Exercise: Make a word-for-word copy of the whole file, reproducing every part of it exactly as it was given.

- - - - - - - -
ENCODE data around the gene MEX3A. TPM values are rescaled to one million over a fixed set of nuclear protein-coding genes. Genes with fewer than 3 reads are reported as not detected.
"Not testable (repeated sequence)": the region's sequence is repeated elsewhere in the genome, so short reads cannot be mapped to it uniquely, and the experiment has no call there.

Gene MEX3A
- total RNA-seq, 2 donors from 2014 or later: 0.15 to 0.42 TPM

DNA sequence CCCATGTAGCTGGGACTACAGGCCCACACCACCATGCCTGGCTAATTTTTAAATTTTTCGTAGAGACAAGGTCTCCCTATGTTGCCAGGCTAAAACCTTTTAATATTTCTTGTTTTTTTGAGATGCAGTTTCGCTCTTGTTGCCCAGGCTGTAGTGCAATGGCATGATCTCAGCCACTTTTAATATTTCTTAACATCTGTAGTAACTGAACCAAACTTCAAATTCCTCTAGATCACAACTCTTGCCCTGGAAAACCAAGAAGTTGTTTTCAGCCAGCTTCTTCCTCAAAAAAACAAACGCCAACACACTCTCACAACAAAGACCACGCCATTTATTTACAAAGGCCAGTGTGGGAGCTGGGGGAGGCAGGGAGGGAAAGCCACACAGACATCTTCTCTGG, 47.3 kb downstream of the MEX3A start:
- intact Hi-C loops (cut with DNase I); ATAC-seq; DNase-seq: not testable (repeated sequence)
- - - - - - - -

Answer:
ENCODE data around the gene MEX3A. TPM values are rescaled to one million over a fixed set of nuclear protein-coding genes. Genes with fewer than 3 reads are reported as not detected.
"Not testable (repeated sequence)": the region's sequence is repeated elsewhere in the genome, so short reads cannot be mapped to it uniquely, and the experiment has no call there.

Gene MEX3A
- total RNA-seq, 2 donors from 2014 or later: 0.15 to 0.42 TPM

DNA sequence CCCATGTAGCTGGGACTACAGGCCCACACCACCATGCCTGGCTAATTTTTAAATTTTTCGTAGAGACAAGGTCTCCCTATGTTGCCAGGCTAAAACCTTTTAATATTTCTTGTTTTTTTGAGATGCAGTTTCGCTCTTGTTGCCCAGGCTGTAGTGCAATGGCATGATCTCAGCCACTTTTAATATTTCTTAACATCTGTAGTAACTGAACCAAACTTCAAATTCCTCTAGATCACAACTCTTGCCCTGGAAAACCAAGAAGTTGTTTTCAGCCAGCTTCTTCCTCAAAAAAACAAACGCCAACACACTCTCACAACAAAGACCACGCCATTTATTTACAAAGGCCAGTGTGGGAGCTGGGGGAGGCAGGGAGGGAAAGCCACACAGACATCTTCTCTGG, 47.3 kb downstream of the MEX3A start:
- intact Hi-C loops (cut with DNase I); ATAC-seq; DNase-seq: not testable (repeated sequence)